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Lord Falconer of Thoroton: My Lords, in Committee we discussed an almost identical amendment. The noble Baroness has indicated why it is not identical. I entirely respect her reasons for changing it, but it has the same effect. It is a fundamental principle and one that we would all share that disabled people should not be discriminated against in the workplace. I appreciate that that is not the intention of the amendment; rather it is to allow a permit system to operate allowing partial exemptions on the basis of incapacity and to exempt those who work for therapeutic reasons. The amendment risks discrimination, although that is not its intention. It invites us to distinguish between the able bodied and those who are, to quote her amendment,

With respect to the noble Baroness, that is a loose and difficult concept. In practice, the amendment could lead to the totally unacceptable situation where some people are denied the minimum wage when they have just as much right to it as anyone else. It could easily become the thin end of a very large wedge, denying the minimum wage to the very people who are most in need of its protection.

Perhaps I may refer again to what the Low Pay Commission had to say on these points. I do not make any apology for returning to this part of the report on such an important matter. It faced up to the issue. We all recognise that it is a difficult issue and we all recognise that it is an issue on which we want to come to the right conclusion. Having taken considerable evidence, the Low Pay Commission stated at page 14, paragraph 1.6 of its report,

    "We believe that there are compelling arguments for treating disabled workers in the same way as other workers. To do so recognises the value of disabled workers to employers and supports a culture of social inclusion".

I believe that is what we all have in mind. The noble Baroness, Lady Miller, then referred to page 39, paragraph 3.15. The relevant part of that report states,

    "Blind and partially sighted people face bleak prospects in employment. In addition to the barriers to securing and retaining paid work there is extensive discrimination in work. Significantly, blind and partially sighted people are concentrated in lower paying, semi-skilled, unskilled and routine manual occupations, and fewer are employed in professional and skilled occupations. Many blind and partially sighted people are therefore caught in poverty even when in work".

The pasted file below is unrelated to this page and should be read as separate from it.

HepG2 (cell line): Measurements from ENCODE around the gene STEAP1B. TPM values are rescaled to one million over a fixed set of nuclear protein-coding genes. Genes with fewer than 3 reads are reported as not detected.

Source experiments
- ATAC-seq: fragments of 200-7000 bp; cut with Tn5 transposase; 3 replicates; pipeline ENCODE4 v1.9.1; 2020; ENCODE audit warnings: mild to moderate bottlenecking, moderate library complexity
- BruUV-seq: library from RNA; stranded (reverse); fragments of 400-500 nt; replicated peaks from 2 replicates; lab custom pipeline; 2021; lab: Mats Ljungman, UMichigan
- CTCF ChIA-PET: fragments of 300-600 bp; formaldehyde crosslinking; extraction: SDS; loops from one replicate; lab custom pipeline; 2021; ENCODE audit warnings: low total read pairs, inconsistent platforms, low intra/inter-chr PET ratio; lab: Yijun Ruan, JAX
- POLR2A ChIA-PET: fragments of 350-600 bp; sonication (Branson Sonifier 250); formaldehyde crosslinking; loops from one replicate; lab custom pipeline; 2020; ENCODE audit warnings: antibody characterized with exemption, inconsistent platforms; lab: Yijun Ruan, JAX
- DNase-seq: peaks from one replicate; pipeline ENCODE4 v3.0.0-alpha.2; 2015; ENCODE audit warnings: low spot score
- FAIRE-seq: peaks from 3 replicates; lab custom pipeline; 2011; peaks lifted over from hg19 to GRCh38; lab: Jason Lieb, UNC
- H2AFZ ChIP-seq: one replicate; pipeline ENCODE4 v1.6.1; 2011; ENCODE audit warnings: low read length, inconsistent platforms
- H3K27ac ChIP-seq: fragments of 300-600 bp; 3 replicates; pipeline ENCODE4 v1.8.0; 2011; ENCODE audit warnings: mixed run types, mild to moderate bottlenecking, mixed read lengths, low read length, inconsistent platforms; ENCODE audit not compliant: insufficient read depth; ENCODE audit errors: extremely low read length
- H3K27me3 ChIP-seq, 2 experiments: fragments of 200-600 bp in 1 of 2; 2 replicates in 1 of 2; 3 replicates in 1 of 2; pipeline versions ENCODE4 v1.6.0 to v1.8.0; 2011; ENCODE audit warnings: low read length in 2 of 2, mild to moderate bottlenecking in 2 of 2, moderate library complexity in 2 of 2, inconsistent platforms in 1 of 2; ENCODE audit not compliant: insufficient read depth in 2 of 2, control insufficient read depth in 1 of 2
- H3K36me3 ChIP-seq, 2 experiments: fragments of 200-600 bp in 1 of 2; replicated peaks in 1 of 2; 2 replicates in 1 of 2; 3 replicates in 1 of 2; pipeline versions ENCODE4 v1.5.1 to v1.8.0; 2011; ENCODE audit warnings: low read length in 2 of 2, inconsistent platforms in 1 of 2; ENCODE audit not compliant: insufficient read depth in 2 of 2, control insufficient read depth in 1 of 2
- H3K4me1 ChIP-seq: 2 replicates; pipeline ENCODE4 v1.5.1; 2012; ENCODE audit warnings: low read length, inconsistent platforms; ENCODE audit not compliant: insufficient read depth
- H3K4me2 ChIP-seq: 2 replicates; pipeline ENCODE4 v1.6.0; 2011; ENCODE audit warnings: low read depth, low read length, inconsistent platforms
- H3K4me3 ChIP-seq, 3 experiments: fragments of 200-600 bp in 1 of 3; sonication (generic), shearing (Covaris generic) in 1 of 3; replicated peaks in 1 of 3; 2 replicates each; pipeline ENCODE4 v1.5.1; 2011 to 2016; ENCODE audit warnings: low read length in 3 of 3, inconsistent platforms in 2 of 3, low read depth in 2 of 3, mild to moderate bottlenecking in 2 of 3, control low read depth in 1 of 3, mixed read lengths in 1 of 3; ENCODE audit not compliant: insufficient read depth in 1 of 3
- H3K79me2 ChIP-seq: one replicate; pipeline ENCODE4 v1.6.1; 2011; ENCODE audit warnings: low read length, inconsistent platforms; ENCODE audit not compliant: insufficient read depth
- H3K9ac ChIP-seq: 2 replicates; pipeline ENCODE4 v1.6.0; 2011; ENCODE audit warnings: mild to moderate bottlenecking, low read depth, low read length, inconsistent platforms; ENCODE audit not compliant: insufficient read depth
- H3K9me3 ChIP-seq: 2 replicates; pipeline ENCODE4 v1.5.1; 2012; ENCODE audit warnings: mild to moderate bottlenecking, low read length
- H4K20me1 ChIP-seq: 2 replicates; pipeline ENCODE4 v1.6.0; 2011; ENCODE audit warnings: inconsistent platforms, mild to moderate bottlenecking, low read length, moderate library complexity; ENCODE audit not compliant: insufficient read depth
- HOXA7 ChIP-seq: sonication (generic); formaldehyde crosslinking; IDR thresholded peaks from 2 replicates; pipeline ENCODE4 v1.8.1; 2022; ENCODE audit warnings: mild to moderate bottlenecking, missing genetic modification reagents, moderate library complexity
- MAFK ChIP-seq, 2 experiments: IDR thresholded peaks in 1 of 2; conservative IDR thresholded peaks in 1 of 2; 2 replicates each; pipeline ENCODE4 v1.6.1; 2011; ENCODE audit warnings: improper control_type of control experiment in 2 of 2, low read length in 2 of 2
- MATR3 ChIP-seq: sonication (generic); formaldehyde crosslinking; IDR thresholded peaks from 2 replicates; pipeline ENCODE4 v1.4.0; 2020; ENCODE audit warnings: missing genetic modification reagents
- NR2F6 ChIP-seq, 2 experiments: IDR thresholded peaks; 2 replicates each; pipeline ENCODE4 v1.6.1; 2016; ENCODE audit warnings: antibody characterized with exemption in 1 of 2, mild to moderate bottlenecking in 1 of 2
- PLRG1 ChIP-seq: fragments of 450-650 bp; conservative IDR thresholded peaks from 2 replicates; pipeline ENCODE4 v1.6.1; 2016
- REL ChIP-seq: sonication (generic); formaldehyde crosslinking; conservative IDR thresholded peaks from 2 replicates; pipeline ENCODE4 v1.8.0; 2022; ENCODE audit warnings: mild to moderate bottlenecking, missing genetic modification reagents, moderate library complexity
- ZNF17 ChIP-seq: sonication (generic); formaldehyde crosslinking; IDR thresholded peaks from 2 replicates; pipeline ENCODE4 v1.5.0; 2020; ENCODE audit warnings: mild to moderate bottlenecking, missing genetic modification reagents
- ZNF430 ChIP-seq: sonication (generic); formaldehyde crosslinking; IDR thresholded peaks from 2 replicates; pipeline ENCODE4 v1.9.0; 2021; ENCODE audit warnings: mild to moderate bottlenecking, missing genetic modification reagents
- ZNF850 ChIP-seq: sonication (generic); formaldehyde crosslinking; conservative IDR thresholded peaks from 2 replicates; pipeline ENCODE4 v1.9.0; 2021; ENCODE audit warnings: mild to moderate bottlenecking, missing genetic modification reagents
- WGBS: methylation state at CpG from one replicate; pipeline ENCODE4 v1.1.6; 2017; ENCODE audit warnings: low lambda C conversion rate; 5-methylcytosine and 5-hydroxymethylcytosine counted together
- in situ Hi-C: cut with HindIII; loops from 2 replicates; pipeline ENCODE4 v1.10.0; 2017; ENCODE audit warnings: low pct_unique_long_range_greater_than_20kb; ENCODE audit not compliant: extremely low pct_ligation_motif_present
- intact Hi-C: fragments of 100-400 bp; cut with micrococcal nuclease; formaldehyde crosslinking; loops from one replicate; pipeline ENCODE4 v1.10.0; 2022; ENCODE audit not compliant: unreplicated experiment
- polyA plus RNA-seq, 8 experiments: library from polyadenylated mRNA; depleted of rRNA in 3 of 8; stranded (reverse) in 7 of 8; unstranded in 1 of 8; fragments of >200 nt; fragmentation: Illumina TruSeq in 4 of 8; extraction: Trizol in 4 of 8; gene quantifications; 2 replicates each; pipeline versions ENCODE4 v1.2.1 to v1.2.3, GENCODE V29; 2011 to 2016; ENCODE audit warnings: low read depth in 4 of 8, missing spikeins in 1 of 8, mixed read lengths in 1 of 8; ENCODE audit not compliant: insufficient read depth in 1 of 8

I see absolutely no reason why such people should not have the protection of the national minimum wage. I think it is not appropriate that, because it can be argued that they could fall within the definition of somebody incapable of earning a minimum wage, they should not

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be treated exactly like those who are sighted. They are just as strongly entitled not to be exploited as everybody else.

Why did the commission arrive at the clear conclusion that it did, the conclusion that I believe the noble Baroness accepts it reached? It is because it recognised the overwhelming rightness of the case. It notes that, although a "small minority" of those who gave evidence had suggested exemptions or lower levels for the disabled, the vast majority saw no justification for that.

I believe that it is highly significant that the commission's very wide ranging consultations did not report any support for the type of arrangements proposed by this amendment. Yet the commission received views from several organisations representing or with interests involving the disabled. Perhaps I may mention who they were. They were, the National Advisory Council on Employment of People with Disabilities; the National League for the Blind and Disabled; the Royal Society for Disability and Rehabilitation; the Royal National Institute for the Blind and the Royal Society for Mentally Handicapped Children and Adults. What are their views on the noble Baroness's proposals? They all gave evidence to the Low Pay Commission, which rejected the idea of any sort of amendment along the lines suggested by the noble Baroness. It is a difficult issue and we have to come to the right conclusion on it. We have thought about it a great deal. The weight of opinion is against this sort of amendment, but if the noble Baroness tells us that these bodies thought we were wrong, they should tell us.

The question of therapeutic earnings is a separate point. The commission's report points out that, for those with severe disabilities that limit their productivity, the Government fund a supported employment programme which helps employers recruit and maintain these workers in jobs. The noble Viscount, Lord Bridgeman, said that that was all very well in theory, but what about the practice? The supported employment programme helps about 22,000 people with severe disabilities who can work but who are unlikely because of their limited productivity to get or keep jobs in open employment.